Dr. Henry said the rise in cases can be linked to people getting exposed in clusters at workplaces and in homes. She said because the B.1.1.7 (U.K.) variant can spread so much faster in indoor settings, the risk of infection indoors has only increased.
“It is much easier to spread it, with even minimal contact in indoor settings,” said Henry. “The areas where we know it spreads most quickly and most dangerously are the same as they were last year, but now there is even less margin for error.”
“That close contact, when we are inside and we let our guard down and we are talking in close contact with people, where the ventilation isn’t as good, those are the times where this virus can spread even more quickly,” she added.
Adrian Dix, the province’s minister of health, said indoor gathering continues to be a “major problem” in British Columbia and pleaded with people to not go to parties or celebrations.
“With these case numbers, we have to recognize the necessity of that right now,” he said.
However, there appeared to be some hope offered. Henry said while right now is not the time for people to be gathering together in small groups indoors, that time will come soon.
“This is not the time to be getting together, even with a small group of friends. This is not the time to have that wedding, put it off, put it off till the summer and we will be in a different place, a post-pandemic place,” she said. “We will still be dealing with COVID, but we will be out of the really challenging place that we are right now.”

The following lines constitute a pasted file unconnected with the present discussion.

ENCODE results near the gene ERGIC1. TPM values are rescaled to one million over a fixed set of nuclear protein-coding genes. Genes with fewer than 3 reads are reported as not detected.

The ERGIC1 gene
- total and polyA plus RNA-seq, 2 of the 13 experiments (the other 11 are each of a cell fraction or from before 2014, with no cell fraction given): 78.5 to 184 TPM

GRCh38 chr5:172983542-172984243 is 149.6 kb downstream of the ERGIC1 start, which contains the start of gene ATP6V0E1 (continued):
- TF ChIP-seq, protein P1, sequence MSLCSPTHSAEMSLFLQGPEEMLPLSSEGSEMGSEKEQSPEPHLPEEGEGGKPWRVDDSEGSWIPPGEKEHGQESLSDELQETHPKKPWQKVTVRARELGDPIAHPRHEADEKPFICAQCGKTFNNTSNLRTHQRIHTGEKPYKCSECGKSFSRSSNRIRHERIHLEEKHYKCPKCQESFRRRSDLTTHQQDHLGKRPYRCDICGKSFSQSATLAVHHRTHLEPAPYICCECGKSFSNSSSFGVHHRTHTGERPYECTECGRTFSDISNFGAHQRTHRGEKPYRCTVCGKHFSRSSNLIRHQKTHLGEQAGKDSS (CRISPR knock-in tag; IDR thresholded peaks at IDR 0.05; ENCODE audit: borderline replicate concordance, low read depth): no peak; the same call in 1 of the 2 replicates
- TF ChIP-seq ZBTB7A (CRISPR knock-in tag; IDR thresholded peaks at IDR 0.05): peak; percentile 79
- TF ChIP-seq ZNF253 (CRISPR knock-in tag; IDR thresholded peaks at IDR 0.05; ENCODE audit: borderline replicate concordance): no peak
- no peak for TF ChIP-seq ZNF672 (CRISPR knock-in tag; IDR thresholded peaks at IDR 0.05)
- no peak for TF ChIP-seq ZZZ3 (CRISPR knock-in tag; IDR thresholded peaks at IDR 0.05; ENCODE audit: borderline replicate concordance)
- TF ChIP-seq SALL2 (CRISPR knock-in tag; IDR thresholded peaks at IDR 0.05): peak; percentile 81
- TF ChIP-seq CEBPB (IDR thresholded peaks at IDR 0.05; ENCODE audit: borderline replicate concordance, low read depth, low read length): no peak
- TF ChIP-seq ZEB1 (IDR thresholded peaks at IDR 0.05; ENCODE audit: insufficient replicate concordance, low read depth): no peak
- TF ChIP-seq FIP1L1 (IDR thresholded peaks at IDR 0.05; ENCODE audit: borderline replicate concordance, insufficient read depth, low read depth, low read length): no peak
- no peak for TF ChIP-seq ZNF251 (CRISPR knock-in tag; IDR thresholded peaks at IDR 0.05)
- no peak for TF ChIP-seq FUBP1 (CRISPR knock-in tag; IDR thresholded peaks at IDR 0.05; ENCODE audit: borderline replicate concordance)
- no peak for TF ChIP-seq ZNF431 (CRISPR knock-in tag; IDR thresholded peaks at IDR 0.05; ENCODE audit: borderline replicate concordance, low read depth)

The province is continuing to roll out its mass immunization plan, this week targeting seniors between 75-79 years old and Indigenous people over 65.
Call in dates are as follows for the age-based cohort:
- age 78 – Monday, March 22 at noon
- age 77 – Tuesday, March 23 at noon
- age 76 – Thursday, March 25 at noon
- age 75 – Saturday, March 27 at noon
In the Island Health region, those eligible can call 1-833-348-4787 between 7 a.m. and 7 p.m. daily. Details on the next age-based cohort of 70-74 are expected to be released this week.
With only about five per cent of Canadians being vaccinated so far, it may be a race between variants and the province’s immunization plan, said Dr. Sally Otto, professor of zoology at the University of British Columbia. She said B.1.1.7 transmits up to 100 per cent faster than the original.
“We’re seeing doubling every week of this variant,” said Otto. “I very much expect a spike in cases in the next few weeks and increased restrictions at that point.”
Recently, B.C. announced relaxed restrictions on gatherings, allowing for people to gather outdoors in groups of up to 10 people. Henry and Dix have said depending on numbers and how fast the province can administer vaccinations, some restrictions could be eased in summer. It remains to be seen whether Friday’s relatively high case count will affect that.
Last week, the government announced those deemed essential workers would move up in line to receive doses of AstraZeneca vaccine, including first responders, teachers and grocery store workers.